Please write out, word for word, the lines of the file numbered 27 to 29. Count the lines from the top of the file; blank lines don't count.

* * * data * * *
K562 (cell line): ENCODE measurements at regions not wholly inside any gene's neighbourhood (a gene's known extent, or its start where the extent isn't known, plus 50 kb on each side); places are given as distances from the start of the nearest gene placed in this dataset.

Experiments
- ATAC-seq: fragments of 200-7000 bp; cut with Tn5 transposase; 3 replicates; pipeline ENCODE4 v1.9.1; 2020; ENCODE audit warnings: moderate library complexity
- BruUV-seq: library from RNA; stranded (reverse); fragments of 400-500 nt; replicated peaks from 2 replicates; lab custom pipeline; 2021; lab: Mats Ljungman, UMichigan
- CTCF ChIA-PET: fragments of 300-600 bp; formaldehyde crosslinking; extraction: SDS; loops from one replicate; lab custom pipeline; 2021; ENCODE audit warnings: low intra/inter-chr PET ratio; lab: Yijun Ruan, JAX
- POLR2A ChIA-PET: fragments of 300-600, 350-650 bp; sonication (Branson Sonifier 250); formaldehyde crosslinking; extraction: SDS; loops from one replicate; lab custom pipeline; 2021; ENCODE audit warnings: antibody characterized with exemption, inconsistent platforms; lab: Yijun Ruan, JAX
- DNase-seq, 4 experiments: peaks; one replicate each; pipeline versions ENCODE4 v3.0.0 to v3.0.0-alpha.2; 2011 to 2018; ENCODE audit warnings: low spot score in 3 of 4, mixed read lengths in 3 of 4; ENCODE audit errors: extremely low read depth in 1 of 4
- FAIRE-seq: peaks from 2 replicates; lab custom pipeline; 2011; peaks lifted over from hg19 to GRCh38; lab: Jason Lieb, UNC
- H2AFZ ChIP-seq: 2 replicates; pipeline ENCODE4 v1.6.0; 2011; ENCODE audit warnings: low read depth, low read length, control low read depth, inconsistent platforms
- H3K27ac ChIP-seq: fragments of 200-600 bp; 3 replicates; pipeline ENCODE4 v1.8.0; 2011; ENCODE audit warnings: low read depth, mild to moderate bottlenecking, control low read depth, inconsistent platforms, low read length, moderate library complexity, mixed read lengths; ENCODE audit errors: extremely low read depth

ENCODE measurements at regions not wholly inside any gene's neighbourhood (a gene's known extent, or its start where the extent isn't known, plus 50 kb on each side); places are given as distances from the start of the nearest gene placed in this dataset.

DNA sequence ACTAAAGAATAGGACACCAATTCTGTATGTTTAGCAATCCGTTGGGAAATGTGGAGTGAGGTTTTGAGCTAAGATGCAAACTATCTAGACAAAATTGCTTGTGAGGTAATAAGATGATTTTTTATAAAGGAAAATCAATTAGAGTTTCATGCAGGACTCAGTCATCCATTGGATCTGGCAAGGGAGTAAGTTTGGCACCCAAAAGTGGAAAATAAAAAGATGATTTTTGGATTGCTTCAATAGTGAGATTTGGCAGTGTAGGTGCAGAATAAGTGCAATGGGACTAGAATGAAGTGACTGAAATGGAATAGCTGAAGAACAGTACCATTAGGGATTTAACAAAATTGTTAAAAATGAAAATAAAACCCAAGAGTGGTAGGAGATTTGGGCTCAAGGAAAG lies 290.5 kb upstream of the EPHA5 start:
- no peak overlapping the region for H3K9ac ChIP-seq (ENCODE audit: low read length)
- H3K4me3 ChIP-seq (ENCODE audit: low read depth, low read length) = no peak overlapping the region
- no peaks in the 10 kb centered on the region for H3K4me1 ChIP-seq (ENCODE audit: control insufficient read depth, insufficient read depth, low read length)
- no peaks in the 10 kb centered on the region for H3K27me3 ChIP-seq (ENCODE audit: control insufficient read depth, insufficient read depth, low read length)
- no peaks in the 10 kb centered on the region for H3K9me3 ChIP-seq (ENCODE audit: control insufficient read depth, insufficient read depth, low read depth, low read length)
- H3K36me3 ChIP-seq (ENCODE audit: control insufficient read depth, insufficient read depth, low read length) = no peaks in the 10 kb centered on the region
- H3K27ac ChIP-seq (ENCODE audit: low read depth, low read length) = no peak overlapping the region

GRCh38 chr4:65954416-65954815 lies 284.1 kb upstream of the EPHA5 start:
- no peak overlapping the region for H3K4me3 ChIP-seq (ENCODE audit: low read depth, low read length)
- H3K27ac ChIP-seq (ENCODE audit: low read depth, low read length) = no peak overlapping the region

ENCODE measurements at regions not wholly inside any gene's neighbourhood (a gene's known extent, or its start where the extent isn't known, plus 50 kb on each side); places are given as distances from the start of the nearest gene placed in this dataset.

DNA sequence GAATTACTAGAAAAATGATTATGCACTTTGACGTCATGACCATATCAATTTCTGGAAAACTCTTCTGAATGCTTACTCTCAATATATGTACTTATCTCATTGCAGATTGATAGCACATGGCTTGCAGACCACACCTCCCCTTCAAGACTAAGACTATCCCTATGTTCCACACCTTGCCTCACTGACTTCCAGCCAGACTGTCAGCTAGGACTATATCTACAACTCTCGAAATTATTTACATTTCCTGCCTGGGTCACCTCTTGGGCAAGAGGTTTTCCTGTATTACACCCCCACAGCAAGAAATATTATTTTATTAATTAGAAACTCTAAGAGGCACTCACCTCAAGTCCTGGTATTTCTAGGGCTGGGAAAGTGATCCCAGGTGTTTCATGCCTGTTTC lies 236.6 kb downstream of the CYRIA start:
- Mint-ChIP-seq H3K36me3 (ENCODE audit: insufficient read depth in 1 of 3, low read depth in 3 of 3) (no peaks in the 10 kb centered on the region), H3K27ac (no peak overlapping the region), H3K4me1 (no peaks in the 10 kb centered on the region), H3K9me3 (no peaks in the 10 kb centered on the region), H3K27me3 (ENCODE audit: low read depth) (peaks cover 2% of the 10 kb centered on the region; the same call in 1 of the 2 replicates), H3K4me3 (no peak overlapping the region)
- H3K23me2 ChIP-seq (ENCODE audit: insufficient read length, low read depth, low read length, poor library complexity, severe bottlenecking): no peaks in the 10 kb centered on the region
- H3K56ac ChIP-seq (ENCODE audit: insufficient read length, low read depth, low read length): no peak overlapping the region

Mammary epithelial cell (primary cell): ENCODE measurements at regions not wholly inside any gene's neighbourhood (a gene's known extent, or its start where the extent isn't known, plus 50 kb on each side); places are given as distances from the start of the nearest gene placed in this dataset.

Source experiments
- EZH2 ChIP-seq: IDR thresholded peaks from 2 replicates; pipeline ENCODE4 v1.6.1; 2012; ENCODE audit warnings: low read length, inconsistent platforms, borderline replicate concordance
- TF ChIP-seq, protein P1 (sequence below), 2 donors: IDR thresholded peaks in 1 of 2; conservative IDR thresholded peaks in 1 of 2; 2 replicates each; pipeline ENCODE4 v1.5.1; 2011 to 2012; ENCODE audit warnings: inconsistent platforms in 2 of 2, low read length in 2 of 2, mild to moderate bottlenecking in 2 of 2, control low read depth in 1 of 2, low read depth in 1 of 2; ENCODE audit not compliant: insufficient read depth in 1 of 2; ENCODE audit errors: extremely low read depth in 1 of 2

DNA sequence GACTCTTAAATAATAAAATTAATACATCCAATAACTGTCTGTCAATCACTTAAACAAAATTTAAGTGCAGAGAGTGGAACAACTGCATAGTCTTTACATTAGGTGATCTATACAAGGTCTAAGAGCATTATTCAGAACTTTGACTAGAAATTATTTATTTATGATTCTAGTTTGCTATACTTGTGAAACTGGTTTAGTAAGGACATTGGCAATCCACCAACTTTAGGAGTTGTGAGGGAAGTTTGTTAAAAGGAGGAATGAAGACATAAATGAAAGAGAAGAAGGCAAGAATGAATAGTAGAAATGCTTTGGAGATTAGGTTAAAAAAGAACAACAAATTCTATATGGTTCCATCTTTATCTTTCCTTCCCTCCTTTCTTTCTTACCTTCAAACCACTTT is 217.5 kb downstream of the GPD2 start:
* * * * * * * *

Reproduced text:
- H3K56ac ChIP-seq (ENCODE audit: insufficient read length, low read depth, low read length): no peak overlapping the region

Mammary epithelial cell (primary cell): ENCODE measurements at regions not wholly inside any gene's neighbourhood (a gene's known extent, or its start where the extent isn't known, plus 50 kb on each side); places are given as distances from the start of the nearest gene placed in this dataset.

Source experiments